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Sound of the Forbidden City project showcases China's rich musical heritage

By Chen Nan | | Updated: 2024-04-10 10:13
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The sound material collection for the music project "The Sound of The Forbidden City" kicks off on April 3. [Photo provided to]

In a historic move, composer and conductor Tan Dun has become the first musician to gather sound materials at the Palace Museum in Beijing for "The Sound of The Forbidden City", a groundbreaking music project initiated by the China National Traditional Orchestra.

In 2023, The Palace Museum, China National Traditional Orchestra, and Universal Music China, a division of the globally renowned Universal Music Group, jointly announced the launch of "The Sound of The Forbidden City". This innovative music project aims to celebrate the creativity and ingenuity of traditional Chinese culture, drawing inspiration from the architectural marvels and cultural treasures housed within the Palace Museum, also known as the Forbidden City, which served as China's imperial palace from 1420 to 1911.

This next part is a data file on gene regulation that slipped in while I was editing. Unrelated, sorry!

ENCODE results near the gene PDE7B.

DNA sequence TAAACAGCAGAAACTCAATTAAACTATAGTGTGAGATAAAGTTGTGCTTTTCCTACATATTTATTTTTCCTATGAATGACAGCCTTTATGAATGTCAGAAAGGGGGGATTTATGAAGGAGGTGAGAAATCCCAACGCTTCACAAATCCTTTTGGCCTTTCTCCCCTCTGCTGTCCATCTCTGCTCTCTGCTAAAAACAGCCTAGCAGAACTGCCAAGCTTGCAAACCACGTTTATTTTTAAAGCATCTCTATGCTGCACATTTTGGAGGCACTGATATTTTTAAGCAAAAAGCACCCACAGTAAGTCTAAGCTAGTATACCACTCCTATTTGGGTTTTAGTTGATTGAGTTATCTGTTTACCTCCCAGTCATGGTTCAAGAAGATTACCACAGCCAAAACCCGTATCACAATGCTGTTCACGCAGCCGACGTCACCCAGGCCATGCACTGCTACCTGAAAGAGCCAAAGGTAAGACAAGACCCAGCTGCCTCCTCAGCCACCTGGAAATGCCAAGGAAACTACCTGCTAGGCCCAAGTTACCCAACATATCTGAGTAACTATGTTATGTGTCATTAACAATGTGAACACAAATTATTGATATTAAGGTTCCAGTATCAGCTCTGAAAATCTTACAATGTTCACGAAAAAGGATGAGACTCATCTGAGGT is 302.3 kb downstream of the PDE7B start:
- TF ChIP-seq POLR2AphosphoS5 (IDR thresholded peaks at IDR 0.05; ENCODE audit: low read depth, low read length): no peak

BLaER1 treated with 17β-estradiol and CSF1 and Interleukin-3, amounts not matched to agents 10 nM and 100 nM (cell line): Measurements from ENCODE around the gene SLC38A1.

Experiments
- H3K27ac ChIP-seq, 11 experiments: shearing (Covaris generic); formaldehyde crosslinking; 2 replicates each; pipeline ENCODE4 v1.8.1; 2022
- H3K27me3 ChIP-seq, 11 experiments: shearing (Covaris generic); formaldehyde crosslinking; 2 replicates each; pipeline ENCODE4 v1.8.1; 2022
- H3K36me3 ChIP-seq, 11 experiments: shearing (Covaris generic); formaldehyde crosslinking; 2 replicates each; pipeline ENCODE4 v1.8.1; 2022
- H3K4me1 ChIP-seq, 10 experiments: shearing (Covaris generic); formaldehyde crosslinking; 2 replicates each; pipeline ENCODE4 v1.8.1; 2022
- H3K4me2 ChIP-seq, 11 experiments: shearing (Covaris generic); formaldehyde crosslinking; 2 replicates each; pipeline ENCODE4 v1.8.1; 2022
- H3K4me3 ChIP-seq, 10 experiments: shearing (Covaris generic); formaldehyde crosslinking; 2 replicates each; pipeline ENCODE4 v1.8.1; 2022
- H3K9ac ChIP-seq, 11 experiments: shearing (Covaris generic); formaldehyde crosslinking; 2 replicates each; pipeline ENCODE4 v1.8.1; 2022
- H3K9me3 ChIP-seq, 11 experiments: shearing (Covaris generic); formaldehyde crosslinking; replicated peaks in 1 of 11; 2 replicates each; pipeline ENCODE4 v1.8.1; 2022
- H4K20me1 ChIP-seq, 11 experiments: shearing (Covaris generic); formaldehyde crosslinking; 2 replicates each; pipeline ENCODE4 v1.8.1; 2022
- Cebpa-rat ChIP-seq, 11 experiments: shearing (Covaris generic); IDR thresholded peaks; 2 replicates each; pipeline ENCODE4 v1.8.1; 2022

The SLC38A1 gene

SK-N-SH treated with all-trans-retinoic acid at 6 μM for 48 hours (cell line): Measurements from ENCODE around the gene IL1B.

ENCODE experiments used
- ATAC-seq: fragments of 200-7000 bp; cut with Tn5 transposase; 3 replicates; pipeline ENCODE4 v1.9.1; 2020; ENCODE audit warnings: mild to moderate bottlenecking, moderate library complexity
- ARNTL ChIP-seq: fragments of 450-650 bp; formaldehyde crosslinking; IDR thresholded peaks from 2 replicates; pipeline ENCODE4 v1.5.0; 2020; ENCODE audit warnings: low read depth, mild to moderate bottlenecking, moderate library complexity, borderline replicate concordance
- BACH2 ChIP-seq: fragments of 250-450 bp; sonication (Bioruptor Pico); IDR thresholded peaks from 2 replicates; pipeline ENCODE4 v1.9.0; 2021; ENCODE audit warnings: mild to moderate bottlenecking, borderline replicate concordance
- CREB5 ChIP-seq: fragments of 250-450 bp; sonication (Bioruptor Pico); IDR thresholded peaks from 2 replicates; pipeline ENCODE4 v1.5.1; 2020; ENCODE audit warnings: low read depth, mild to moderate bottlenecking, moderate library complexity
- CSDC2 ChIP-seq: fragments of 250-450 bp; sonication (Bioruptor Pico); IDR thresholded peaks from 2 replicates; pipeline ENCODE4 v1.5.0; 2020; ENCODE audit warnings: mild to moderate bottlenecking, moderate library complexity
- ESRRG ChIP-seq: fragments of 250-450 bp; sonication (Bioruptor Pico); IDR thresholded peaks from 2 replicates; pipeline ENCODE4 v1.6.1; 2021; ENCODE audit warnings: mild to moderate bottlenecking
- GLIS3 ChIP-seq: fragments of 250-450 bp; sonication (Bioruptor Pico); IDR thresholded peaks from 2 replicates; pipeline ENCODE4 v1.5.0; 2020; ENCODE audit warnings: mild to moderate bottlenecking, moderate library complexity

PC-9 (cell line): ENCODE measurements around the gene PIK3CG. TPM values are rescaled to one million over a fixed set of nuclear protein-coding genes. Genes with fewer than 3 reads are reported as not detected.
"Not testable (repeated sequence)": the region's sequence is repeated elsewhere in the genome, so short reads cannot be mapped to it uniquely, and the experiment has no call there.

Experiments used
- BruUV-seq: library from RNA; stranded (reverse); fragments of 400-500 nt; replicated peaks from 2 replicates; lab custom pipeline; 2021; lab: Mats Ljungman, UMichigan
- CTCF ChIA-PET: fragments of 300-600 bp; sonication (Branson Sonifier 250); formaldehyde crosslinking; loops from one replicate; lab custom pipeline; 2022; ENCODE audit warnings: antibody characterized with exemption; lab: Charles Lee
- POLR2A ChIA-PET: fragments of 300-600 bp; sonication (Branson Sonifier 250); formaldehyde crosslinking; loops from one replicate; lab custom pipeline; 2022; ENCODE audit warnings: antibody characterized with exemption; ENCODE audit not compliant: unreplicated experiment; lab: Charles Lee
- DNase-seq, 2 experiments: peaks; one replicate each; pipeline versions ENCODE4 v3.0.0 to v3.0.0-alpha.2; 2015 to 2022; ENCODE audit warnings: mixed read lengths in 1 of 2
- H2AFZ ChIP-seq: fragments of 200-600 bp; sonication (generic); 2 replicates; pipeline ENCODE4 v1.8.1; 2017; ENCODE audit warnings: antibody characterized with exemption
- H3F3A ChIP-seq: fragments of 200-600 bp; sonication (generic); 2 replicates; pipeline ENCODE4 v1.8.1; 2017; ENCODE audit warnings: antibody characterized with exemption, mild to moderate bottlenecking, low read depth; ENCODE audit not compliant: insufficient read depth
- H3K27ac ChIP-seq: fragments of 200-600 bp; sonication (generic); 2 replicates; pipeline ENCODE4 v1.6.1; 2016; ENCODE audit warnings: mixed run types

Tan expressed that his inspiration for the project stemmed from the Golden Bell Chimes (bianzhong) dating back to the Qing Dynasty (1644-1911), a remarkable artifact housed at the Palace Museum. The bianzhong, among the oldest Chinese musical instruments, comprises a set of bells of varying sizes that produce distinct sounds when struck. Historically, it was a musical instrument used by imperial families for ceremonial purposes.

Zhao Cong (left), a veteran  pipa player and the president of China National Traditional Orchestra, and composer and conductor Tan Dun, at the Palace Museum in Beijing on April 3. [Photo provided to]

Zhao Cong, a distinguished pipa player and the president of the China National Traditional Orchestra, revealed that the music project will involve 12 composers from both domestic and international backgrounds, each tasked with composing 12 pieces of music, which will be compiled into a recording. The process of each composer's sound material collection and recording will be documented and released as a 12-episode documentary.

"This music project will serve as a window to showcase China's rich and profound culture to the world," Zhao said, adding that the roster of composers will include prominent names, such as Ye Xiaogang, Zhao Lin and Hao Weiya.

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